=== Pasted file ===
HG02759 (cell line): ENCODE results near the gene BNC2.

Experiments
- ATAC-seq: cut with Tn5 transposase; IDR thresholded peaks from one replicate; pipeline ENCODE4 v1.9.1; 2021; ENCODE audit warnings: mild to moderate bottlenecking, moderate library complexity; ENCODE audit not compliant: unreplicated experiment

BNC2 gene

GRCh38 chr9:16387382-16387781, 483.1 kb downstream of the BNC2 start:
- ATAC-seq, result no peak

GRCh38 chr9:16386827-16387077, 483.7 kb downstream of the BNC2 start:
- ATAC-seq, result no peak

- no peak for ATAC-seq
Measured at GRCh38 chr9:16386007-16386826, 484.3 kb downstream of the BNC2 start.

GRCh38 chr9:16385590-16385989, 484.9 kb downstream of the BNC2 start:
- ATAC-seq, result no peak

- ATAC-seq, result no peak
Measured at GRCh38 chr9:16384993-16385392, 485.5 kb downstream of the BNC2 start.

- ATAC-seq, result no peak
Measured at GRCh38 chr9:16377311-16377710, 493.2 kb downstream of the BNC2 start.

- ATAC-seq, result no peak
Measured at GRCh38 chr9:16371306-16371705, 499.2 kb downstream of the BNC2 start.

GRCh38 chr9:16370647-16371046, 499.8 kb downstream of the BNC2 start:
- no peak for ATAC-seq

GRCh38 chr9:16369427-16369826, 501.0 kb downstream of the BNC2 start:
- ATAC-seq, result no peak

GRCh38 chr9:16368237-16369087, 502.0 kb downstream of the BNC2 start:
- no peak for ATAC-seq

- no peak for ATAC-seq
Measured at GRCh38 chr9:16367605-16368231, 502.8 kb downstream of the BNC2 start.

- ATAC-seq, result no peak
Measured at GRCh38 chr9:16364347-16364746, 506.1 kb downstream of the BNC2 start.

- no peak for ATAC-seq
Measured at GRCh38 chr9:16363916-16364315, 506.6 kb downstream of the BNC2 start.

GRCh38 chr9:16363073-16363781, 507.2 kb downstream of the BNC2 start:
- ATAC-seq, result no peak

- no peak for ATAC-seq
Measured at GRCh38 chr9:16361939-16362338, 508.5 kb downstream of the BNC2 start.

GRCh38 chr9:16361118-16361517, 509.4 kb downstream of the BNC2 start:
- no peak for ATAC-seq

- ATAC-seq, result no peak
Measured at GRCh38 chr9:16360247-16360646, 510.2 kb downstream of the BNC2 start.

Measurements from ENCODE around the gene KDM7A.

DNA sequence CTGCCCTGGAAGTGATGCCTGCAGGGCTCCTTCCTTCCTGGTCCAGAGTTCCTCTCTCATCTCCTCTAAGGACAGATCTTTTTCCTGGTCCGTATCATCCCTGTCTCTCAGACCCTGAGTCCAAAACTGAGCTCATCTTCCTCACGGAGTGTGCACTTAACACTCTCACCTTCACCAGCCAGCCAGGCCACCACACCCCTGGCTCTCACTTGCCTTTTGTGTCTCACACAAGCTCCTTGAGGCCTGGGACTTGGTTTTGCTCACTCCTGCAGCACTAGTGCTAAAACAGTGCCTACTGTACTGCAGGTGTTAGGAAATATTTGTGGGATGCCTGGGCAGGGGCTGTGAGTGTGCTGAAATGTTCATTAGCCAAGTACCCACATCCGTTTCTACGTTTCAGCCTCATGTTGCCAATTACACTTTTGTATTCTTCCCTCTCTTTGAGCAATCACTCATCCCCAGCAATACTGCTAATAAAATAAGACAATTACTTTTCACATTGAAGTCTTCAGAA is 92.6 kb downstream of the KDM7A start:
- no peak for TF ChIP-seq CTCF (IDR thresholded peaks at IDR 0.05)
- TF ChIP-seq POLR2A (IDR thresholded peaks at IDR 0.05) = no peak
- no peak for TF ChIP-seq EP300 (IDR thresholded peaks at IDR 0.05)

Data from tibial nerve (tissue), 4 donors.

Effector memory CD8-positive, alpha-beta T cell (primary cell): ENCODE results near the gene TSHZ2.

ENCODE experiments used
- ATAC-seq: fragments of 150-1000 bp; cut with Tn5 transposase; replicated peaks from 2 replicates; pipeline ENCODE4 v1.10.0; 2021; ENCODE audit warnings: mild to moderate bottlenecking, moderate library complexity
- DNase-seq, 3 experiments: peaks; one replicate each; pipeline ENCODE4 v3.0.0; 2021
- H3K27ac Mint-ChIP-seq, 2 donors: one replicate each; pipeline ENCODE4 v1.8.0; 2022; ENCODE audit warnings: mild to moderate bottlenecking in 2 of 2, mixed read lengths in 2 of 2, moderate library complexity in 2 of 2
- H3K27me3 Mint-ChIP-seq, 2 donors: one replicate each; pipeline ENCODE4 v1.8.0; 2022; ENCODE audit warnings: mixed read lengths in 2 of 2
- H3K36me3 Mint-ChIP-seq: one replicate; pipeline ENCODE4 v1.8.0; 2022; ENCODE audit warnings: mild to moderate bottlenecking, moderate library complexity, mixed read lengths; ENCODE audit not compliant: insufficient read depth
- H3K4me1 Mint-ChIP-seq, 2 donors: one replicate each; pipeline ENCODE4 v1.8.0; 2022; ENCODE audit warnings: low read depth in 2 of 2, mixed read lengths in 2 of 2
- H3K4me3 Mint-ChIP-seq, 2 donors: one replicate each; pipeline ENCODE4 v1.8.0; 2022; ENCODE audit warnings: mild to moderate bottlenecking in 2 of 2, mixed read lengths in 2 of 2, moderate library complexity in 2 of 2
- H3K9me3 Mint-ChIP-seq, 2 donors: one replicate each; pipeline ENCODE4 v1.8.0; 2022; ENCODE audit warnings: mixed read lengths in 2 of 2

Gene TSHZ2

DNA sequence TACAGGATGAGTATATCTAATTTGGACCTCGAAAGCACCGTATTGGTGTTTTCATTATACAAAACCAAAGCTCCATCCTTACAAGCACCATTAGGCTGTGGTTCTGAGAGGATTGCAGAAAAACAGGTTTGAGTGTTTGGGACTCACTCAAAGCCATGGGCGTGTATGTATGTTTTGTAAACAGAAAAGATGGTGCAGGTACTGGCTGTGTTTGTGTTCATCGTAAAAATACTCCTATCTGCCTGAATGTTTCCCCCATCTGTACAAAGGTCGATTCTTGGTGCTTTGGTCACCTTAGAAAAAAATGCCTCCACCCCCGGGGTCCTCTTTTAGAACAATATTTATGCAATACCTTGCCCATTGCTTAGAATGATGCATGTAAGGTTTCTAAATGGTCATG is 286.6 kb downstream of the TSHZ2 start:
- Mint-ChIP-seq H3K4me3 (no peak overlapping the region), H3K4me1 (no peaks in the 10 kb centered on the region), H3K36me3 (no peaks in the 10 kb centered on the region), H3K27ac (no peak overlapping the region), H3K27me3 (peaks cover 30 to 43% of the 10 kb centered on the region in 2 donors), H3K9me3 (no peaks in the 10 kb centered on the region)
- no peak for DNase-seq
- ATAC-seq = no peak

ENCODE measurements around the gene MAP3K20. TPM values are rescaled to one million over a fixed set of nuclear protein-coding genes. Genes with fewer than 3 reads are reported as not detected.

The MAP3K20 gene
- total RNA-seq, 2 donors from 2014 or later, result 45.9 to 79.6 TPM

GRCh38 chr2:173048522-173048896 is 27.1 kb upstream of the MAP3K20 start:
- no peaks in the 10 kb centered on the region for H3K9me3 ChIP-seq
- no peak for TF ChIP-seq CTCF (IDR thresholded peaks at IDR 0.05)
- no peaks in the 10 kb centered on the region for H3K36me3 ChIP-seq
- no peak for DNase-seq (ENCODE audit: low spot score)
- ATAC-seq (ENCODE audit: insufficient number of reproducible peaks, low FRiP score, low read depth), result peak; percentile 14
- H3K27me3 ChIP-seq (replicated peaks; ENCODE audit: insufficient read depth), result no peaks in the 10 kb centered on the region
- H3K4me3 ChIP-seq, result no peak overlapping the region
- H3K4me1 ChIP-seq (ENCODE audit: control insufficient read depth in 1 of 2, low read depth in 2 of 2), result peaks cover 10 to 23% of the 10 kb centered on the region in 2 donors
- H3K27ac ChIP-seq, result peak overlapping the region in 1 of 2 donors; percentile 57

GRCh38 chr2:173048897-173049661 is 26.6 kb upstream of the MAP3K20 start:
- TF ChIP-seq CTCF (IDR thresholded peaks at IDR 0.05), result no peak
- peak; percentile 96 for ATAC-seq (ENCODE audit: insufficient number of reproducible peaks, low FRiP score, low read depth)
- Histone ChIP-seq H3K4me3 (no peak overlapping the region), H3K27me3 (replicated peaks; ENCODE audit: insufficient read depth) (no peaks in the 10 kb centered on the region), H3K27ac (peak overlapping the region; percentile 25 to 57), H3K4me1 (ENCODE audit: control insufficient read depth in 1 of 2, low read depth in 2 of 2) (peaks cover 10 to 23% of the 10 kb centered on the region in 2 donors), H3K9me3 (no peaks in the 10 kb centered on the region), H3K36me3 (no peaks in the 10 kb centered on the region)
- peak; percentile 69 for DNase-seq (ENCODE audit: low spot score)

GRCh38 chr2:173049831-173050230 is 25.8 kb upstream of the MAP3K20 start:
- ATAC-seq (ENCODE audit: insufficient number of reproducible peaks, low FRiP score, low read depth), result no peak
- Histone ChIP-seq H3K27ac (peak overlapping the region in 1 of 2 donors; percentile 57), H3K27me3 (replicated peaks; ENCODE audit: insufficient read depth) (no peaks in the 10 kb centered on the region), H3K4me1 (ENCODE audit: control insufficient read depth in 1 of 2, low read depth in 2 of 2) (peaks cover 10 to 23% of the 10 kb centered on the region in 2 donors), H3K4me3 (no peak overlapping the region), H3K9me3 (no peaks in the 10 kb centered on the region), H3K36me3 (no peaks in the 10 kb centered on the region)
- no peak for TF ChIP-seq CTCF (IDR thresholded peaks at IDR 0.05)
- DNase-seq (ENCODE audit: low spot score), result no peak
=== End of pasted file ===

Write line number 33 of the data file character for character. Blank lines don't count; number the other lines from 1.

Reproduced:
- no peak for ATAC-seq